Dr Alexandra Mazharian PhD

 

BHF Post-doctoral Fellow

Cardiovascular and Respiratory Sciences

Mazharian,Alex-Cropped-110x146

Contact details

Telephone +44 (0)121 415 8678

Fax +44 (0)121 415 8817

Email a.mazharian@bham.ac.uk

Centre for Cardiovascular Science
School of Clinical and Experimental Medicine
College of Medical and Dental Sciences
University of Birmingham
Edgbaston
Birmingham
B15 2TT
UK

About

Alexandra is a British Heart Foundation Post-doctoral Research Fellow working in the School of Clinical and Experimental Medicine and an integral member of the Birmingham Platelet Group. Alexandra has a strong background in haemostasis and signal transduction.   Her main research interests are signalling events regulating megakaryocyte development and platelet formation.

Qualifications

PhD Biology of Blood Cells , Université Denis-Diderot Paris VII, France

MSc Biology of Blood Cells , Université Denis-Diderot Paris VII, France

BSc(Hons), Life Sciences, Université de Créteil Paris XII, France

Biography

Alexandra earned her PhD degree at Université Denis-Diderot, Paris VII, France, investigating the role of MAP Kinases in platelet adhesion and activation under the supervision of Dr. Marijke Bryckaert at the Centre of Cardiovascular Research of Lariboisiere, INSERM Paris. She immigrated to England in 2007 to do post-doctoral work in the laboratory of Professor Steve Watson in the Institute of Biomedical Research at the University of Birmingham. Her main project is the investigation of signalling events regulating megakaryocytopoesis, megakaryocyte migration and platelet formation.

Alexandra has several peer-reviewed publications in leading scientific and biomedical research journals. She has written a book chapter on megakaryocyte migration. She has been also a speaker at national and international conferences on platelets and megakaryocytes.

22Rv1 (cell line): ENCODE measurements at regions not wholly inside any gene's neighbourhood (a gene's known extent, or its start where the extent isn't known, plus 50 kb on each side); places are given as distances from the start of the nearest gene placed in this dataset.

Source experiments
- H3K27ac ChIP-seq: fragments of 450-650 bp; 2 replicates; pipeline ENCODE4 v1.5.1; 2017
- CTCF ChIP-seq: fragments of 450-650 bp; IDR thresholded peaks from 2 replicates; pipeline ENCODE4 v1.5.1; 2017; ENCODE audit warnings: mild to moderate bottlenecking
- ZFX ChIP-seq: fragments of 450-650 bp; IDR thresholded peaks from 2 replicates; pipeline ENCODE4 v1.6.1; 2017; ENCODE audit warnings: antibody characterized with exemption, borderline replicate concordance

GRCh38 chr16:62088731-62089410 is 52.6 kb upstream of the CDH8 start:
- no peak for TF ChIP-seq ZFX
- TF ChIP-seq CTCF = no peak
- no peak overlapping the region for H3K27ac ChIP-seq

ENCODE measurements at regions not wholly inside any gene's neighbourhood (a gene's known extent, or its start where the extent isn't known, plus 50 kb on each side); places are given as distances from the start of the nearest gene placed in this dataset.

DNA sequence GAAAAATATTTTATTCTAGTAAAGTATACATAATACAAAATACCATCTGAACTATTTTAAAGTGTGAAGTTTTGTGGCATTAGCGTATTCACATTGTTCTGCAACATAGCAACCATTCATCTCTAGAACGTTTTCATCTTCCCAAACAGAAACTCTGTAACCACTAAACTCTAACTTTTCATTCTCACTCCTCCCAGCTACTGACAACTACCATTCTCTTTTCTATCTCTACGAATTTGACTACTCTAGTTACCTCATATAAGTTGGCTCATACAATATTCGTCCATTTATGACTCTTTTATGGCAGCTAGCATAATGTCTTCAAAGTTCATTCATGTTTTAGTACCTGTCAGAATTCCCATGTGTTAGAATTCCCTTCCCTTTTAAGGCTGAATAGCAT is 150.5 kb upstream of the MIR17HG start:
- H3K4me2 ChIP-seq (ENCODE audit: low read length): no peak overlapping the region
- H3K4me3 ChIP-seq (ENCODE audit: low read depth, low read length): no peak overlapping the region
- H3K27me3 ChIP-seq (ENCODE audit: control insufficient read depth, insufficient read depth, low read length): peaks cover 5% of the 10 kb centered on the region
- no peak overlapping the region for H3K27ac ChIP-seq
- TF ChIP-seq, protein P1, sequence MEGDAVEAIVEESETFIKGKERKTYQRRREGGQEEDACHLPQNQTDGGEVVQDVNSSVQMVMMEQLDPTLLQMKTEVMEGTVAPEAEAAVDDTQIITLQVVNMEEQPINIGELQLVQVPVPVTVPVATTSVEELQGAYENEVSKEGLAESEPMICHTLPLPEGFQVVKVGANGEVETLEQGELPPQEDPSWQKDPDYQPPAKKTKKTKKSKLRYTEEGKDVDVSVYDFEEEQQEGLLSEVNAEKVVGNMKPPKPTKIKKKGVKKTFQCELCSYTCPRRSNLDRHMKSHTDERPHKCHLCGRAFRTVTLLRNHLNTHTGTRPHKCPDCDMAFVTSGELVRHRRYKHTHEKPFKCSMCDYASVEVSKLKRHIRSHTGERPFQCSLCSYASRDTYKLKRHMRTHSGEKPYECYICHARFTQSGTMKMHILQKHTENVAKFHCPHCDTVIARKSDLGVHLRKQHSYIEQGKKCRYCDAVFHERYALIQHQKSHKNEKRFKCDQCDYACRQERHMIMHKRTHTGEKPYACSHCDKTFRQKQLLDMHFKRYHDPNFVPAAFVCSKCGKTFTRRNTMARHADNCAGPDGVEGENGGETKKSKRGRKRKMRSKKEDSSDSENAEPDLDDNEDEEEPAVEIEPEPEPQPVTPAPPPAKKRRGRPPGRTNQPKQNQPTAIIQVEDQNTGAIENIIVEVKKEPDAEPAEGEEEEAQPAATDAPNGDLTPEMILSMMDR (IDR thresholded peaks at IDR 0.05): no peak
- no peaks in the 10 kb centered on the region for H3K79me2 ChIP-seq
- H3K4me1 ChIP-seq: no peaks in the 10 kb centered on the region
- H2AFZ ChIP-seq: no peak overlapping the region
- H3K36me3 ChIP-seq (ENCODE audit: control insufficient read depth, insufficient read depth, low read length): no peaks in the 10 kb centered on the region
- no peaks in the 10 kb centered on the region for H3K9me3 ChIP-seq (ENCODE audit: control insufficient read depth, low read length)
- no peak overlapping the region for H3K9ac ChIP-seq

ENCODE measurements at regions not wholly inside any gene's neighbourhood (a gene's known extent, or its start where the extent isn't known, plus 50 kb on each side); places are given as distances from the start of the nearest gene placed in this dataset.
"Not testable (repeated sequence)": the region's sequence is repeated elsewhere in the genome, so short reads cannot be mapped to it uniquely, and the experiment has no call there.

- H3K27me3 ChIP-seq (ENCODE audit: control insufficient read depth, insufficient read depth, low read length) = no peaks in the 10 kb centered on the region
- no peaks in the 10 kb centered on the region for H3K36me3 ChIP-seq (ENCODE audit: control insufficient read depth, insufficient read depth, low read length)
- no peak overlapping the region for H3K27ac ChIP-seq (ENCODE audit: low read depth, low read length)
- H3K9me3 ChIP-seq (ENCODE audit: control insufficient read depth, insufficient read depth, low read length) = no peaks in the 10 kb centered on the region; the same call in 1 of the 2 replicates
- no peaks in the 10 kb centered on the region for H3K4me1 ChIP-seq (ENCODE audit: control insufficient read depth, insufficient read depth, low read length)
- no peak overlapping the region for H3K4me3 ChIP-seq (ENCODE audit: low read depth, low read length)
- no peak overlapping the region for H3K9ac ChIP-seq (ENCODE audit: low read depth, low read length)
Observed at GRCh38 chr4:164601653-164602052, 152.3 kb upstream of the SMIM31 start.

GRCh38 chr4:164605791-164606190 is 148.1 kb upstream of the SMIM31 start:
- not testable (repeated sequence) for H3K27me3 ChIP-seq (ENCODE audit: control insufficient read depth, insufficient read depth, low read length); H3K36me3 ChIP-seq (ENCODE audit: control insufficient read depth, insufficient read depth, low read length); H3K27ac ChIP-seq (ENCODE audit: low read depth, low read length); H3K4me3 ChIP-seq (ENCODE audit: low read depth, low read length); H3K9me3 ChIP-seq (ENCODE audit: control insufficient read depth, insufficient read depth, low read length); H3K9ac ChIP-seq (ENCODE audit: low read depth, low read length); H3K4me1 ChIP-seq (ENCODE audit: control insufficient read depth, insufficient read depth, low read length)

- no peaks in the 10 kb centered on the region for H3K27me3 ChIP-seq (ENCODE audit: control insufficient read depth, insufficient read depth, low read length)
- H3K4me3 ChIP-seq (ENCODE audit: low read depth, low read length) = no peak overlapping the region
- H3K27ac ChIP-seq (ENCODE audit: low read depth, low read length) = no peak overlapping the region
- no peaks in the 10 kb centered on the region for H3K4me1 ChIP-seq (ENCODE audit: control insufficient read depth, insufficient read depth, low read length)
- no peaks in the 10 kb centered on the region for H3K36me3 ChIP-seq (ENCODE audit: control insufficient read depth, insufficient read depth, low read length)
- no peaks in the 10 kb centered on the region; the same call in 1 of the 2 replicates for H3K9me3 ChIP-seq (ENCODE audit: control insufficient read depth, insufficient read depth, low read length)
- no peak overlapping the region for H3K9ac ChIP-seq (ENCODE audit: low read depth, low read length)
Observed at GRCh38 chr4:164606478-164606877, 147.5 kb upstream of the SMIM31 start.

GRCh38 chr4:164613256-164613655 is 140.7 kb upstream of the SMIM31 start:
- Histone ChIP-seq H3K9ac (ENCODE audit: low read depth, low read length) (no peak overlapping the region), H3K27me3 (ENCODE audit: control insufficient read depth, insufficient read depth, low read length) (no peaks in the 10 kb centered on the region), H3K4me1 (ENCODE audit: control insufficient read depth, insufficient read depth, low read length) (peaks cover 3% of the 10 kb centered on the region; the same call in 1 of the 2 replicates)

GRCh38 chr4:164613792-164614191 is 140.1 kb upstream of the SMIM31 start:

Research

Megakaryocytes are large cells found in the bone marrow that release platelets into the circulation. The primary physiological function of platelets is to plug holes in damaged blood vessels. Too few platelets can result in excessive bleeding following injury, whereas too many platelets can cause unwanted thrombi that block the blood supply to vital organs. Megakaryocytes must therefore maintain a healthy concentration of platelets in the blood. Megakaryocytopoiesis is a multi-step process that includes development and maturation of megakaryocytes from haematopoietic stem cells (HSCs) in the osteoblastic niche; migration of megakaryocytes from the osteoblastic to the vascular niche; and formation of proplatelets and release of preplatelets and platelets into the vasculature. Megakaryocytes differentiate from HSCs in the bone marrow, primarily under control of the cytokine thrombopoietin.

We have shown that megakaryocyte development and platelet formation are regulated by a family of proteins that contain a protein sequence known as an ITIM. Elucidating the relative contributions of the various ITIM to the modulation of megakaryocyte and platelet activation has important implications to our understanding of mechanisms that govern platelet formation, which is of direct relevance to hemorrhagic, thrombotic and cardiovascular disorders.